Using SEEC microscopy, French scientists have discovered that bacterium adhesion and motion are driven by the same mechanism.
A scientific endeavour carried out by two French groups belonging to INSERM and CNRS at Aix-Marseilles University shows for the very first time that both bacterium adhesion to and bacterium motion on a surface are driven by the same mechanism.
Those findings result from collaborative work with Nanolane, a French company that specialises in optical characterisation. Nanolane has devised a new generation of advanced microscope slides specifically for this type of investigation.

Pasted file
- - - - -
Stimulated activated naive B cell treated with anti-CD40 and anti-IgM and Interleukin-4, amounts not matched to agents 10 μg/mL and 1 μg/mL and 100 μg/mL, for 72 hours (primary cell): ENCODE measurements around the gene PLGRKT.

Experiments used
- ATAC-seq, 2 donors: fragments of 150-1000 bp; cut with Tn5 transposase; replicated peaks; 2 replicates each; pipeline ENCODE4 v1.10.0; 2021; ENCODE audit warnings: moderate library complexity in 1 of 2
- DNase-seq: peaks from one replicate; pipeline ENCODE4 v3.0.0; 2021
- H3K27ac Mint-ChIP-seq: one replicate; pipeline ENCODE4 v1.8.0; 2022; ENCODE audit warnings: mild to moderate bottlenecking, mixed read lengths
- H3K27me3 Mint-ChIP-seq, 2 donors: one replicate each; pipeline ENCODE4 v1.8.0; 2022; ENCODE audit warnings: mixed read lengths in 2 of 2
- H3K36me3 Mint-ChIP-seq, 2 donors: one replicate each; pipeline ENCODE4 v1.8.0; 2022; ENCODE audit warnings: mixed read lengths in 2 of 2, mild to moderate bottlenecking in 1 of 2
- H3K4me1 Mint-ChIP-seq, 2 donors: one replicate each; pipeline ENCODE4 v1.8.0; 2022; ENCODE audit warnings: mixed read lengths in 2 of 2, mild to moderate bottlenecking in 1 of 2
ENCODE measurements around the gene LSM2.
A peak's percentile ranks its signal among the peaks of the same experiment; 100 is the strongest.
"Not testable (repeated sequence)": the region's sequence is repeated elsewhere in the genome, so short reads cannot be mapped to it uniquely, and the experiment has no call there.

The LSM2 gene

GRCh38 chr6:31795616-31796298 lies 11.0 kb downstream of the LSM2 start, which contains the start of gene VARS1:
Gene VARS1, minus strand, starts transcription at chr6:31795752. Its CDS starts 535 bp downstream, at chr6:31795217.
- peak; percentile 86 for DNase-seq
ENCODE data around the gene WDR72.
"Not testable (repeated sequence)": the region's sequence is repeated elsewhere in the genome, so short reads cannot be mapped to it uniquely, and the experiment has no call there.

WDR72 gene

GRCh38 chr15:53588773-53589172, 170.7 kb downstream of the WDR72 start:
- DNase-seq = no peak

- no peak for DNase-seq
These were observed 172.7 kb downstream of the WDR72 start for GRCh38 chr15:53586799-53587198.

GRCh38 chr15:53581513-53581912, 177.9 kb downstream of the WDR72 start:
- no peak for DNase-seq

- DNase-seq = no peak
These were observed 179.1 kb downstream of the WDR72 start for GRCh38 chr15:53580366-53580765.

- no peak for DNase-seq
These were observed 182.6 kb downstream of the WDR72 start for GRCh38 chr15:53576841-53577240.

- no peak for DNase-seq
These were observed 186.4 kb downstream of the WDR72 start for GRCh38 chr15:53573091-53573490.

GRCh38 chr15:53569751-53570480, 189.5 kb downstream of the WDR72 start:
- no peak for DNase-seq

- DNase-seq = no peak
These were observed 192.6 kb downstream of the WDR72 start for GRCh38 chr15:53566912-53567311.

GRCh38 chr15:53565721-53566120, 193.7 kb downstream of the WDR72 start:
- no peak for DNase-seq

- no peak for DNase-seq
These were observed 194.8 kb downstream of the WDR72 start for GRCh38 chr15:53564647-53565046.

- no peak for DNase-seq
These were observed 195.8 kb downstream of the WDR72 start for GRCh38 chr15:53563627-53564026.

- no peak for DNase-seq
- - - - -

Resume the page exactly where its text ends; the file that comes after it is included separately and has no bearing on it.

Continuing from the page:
Up until now, it was believed that the motion of a bacterium on a surface was caused by projection of a polymeric material referred to as slime that would be produced at the bacterium rear.
The Marseilles-based scientists’ work, recently published in America’s Proceedings of the National Academy of Sciences, proves that slime is being generated at spots spread out all along a bacterium’s body as opposed to the rear as seemed to be agreed upon in the scientific literature.
The role played by this slime appears to be two-fold: it works as a glue so that a bacterium can stick to a surface, and it facilitates bacterium motion by lubricating the surface-to-bacterium contact.
It is because of the picture quality SEEC microscopy provides by substituting Surf slides for ordinary microscope slides that the conclusions were drawn.
Surfs are the new generation of microscope slides that Nanolane developed, they have the power to let a reflected light microscope image samples in an aqueous medium with a sensitivity level of under one nanometre.